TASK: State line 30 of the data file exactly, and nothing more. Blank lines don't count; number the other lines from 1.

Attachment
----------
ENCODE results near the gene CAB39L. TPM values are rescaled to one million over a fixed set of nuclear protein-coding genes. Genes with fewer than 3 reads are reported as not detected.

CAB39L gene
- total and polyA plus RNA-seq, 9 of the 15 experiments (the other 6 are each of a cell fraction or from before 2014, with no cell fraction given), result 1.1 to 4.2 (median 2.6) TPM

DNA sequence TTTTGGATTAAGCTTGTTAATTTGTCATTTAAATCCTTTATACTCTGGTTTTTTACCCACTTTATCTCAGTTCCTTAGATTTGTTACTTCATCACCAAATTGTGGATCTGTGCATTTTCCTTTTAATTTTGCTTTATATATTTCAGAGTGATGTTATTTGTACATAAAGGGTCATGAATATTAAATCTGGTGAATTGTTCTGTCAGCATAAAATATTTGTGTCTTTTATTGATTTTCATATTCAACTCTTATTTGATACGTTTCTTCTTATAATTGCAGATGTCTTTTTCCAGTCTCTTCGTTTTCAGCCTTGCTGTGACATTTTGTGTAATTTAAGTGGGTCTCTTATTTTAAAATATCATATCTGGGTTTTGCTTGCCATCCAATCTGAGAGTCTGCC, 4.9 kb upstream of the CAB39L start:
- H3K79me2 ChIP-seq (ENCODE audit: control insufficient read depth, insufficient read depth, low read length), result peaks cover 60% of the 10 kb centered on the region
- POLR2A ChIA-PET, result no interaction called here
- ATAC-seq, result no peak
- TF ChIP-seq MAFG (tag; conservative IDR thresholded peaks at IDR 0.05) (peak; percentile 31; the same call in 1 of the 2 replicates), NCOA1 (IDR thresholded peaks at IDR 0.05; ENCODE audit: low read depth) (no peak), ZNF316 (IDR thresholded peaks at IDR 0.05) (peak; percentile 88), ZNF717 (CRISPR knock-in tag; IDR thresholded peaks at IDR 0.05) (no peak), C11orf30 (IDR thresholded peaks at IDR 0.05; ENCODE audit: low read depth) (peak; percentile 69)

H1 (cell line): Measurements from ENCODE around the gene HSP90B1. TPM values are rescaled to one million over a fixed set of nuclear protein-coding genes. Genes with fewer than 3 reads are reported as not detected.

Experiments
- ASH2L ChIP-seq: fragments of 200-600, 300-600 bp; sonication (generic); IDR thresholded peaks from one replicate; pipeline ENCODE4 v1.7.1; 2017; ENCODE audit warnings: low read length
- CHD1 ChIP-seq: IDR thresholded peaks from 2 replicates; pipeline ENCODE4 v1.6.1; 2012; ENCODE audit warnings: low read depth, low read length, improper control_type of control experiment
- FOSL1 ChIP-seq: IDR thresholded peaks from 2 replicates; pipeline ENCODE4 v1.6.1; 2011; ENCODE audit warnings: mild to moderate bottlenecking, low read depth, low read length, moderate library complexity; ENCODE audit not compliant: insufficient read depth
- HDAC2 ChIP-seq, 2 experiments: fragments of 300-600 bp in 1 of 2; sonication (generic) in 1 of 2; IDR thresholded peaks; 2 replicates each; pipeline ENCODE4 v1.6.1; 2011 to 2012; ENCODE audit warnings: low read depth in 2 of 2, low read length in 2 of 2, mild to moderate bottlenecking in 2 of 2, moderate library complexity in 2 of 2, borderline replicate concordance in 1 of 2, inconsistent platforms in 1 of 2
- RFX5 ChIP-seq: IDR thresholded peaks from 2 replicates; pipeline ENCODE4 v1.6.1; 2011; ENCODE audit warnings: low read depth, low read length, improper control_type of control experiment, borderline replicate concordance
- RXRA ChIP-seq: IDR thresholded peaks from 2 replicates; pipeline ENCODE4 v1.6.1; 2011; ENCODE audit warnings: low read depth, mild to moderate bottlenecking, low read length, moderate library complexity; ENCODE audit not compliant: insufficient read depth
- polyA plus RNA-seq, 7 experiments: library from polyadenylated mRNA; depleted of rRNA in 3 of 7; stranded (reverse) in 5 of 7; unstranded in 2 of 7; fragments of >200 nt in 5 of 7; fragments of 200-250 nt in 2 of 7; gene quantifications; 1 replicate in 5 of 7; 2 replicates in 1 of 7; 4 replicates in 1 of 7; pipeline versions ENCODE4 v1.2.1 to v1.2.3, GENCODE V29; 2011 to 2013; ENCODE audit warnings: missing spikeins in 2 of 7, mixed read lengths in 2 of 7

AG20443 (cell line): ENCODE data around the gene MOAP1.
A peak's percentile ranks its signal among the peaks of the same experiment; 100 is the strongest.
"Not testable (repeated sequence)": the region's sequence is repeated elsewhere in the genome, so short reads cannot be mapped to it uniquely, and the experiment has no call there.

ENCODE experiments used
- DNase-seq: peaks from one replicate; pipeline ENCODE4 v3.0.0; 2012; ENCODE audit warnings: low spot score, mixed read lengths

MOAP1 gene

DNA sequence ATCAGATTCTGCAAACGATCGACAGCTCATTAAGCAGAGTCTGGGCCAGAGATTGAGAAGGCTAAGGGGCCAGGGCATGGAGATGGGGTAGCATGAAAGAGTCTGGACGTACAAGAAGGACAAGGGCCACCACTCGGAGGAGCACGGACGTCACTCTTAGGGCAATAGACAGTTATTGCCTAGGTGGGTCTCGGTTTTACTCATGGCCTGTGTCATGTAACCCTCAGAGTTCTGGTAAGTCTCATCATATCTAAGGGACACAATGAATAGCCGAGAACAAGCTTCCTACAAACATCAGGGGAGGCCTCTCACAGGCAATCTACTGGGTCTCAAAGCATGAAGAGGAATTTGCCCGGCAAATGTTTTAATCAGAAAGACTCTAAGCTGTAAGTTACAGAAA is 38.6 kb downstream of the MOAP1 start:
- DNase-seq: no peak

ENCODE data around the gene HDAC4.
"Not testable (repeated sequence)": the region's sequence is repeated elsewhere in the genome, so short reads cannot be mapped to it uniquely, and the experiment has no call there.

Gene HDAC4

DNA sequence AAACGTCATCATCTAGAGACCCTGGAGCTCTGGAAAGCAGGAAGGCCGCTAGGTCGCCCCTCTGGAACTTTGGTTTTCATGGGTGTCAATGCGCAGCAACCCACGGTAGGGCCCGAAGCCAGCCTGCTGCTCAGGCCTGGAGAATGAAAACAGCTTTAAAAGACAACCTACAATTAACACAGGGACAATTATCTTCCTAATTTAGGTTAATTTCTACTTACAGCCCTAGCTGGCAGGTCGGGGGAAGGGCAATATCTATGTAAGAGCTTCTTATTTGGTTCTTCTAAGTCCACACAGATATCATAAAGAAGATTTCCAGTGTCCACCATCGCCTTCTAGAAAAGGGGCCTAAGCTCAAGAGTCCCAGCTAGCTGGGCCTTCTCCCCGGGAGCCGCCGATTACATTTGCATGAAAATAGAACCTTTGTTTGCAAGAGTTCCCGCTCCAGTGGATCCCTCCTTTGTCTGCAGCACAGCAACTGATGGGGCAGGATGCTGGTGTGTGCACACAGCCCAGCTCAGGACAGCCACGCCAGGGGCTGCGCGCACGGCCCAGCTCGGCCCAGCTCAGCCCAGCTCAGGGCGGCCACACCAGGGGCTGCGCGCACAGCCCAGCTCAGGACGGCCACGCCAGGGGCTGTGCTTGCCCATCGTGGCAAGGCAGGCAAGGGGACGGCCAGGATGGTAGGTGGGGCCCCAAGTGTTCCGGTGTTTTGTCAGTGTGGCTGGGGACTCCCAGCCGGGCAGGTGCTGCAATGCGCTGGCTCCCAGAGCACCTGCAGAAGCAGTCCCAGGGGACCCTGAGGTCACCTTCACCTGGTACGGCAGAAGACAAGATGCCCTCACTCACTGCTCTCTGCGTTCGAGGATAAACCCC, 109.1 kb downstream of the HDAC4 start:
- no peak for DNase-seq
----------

- no peak for DNase-seq